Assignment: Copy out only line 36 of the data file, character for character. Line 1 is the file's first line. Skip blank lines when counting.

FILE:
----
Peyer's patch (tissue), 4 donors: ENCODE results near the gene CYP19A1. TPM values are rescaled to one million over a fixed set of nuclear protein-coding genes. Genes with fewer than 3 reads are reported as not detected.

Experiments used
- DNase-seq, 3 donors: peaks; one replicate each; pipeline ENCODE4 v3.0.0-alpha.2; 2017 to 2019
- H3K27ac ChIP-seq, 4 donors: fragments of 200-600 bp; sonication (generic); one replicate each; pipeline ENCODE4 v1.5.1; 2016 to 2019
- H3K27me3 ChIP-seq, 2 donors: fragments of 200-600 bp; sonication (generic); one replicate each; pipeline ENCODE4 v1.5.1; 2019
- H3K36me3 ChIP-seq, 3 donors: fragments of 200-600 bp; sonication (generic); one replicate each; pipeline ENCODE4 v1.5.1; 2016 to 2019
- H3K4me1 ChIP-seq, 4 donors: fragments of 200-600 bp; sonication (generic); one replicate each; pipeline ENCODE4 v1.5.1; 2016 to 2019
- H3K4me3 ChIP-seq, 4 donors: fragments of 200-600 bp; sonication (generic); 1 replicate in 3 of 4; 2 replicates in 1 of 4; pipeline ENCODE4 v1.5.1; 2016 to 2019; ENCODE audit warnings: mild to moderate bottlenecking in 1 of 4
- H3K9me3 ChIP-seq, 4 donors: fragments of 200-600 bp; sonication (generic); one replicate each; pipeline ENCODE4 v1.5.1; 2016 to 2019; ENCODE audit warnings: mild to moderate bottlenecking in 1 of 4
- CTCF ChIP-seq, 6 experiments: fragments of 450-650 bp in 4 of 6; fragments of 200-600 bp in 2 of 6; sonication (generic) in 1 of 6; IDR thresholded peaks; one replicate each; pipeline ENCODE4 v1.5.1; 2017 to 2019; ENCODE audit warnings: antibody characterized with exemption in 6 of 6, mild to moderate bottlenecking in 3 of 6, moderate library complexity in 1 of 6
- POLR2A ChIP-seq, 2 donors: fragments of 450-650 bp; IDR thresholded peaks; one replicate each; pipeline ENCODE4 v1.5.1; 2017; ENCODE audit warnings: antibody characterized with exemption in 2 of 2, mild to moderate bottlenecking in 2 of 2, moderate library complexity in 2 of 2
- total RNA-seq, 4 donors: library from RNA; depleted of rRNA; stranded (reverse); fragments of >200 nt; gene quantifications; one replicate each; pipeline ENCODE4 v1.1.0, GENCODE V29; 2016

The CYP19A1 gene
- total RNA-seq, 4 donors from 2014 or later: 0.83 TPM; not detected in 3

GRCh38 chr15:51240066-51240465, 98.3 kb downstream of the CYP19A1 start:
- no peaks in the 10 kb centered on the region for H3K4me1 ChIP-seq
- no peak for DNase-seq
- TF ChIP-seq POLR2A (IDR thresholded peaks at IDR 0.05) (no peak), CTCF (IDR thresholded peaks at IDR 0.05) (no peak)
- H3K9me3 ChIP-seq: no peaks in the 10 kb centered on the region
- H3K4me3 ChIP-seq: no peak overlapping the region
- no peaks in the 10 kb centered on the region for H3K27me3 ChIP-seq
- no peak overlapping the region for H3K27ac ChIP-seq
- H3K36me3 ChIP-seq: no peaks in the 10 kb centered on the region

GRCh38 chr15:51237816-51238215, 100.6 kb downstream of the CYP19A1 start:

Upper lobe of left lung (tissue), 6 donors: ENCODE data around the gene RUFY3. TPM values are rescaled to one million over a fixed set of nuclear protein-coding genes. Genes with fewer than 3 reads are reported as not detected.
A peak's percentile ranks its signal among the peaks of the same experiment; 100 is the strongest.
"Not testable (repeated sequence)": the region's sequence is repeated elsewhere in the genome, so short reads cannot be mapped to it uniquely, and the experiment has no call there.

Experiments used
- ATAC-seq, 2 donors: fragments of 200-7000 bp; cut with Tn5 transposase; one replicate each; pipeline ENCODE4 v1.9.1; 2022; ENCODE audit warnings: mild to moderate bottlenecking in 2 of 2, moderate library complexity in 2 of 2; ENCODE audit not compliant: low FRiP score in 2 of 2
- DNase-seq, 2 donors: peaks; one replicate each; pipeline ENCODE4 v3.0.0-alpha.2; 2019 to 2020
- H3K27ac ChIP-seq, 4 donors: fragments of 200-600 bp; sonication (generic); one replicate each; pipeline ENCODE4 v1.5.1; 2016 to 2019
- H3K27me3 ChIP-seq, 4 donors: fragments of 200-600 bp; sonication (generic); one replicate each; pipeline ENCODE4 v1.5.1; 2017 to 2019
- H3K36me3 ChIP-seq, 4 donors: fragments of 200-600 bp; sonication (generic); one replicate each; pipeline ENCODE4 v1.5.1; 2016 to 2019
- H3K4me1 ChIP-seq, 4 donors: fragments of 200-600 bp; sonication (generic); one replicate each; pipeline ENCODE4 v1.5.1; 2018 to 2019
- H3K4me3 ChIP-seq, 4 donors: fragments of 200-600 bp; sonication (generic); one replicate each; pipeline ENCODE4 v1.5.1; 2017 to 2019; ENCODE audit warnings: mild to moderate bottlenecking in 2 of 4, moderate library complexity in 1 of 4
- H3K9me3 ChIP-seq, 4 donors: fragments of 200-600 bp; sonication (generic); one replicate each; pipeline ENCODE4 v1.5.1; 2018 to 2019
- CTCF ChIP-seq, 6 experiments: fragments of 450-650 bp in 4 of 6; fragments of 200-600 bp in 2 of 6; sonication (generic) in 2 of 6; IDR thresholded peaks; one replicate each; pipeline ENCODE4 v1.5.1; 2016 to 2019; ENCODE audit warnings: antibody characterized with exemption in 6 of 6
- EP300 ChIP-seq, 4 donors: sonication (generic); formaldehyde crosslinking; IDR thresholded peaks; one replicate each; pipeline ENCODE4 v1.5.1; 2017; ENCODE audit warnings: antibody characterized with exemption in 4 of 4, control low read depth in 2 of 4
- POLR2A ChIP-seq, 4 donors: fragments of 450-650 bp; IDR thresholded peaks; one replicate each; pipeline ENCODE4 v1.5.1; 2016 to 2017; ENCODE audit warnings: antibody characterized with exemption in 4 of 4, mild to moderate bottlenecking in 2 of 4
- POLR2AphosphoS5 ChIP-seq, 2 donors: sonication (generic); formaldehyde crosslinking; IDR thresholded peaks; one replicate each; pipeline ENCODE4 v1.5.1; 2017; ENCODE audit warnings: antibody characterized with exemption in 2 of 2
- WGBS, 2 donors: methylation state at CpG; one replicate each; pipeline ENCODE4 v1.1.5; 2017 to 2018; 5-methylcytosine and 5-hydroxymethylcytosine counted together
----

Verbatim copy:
- H3K9me3 ChIP-seq, 4 donors: fragments of 200-600 bp; sonication (generic); one replicate each; pipeline ENCODE4 v1.5.1; 2018 to 2019